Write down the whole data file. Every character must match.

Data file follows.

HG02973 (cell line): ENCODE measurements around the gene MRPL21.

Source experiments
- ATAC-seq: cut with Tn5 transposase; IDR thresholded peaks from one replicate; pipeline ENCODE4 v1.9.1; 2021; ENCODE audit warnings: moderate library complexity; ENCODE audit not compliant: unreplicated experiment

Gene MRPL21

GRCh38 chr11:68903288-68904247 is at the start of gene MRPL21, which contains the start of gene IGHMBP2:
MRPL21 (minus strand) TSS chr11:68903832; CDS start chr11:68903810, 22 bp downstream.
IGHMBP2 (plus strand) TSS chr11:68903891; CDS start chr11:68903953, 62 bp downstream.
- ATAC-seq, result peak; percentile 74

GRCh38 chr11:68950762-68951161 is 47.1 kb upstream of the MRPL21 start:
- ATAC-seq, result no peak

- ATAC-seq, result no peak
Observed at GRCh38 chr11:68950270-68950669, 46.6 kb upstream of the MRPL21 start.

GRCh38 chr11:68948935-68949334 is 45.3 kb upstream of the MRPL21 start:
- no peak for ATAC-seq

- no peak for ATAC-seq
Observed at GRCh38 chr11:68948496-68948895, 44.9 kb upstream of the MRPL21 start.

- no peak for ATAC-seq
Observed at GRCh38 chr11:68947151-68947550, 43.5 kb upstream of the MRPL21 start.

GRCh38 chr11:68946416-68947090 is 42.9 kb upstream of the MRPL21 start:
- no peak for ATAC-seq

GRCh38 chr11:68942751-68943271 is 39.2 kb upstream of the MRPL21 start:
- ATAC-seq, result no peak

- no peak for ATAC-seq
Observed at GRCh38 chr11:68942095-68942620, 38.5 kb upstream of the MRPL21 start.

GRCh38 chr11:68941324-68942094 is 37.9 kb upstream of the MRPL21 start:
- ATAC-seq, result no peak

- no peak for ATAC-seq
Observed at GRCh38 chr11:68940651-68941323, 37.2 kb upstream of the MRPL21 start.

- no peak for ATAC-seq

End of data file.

HG02973 (cell line): ENCODE measurements around the gene MRPL21.

Source experiments
- ATAC-seq: cut with Tn5 transposase; IDR thresholded peaks from one replicate; pipeline ENCODE4 v1.9.1; 2021; ENCODE audit warnings: moderate library complexity; ENCODE audit not compliant: unreplicated experiment

Gene MRPL21

GRCh38 chr11:68903288-68904247 is at the start of gene MRPL21, which contains the start of gene IGHMBP2:
MRPL21 (minus strand) TSS chr11:68903832; CDS start chr11:68903810, 22 bp downstream.
IGHMBP2 (plus strand) TSS chr11:68903891; CDS start chr11:68903953, 62 bp downstream.
- ATAC-seq, result peak; percentile 74

GRCh38 chr11:68950762-68951161 is 47.1 kb upstream of the MRPL21 start:
- ATAC-seq, result no peak

- ATAC-seq, result no peak
Observed at GRCh38 chr11:68950270-68950669, 46.6 kb upstream of the MRPL21 start.

GRCh38 chr11:68948935-68949334 is 45.3 kb upstream of the MRPL21 start:
- no peak for ATAC-seq

- no peak for ATAC-seq
Observed at GRCh38 chr11:68948496-68948895, 44.9 kb upstream of the MRPL21 start.

- no peak for ATAC-seq
Observed at GRCh38 chr11:68947151-68947550, 43.5 kb upstream of the MRPL21 start.

GRCh38 chr11:68946416-68947090 is 42.9 kb upstream of the MRPL21 start:
- no peak for ATAC-seq

GRCh38 chr11:68942751-68943271 is 39.2 kb upstream of the MRPL21 start:
- ATAC-seq, result no peak

- no peak for ATAC-seq
Observed at GRCh38 chr11:68942095-68942620, 38.5 kb upstream of the MRPL21 start.

GRCh38 chr11:68941324-68942094 is 37.9 kb upstream of the MRPL21 start:
- ATAC-seq, result no peak

- no peak for ATAC-seq
Observed at GRCh38 chr11:68940651-68941323, 37.2 kb upstream of the MRPL21 start.

- no peak for ATAC-seq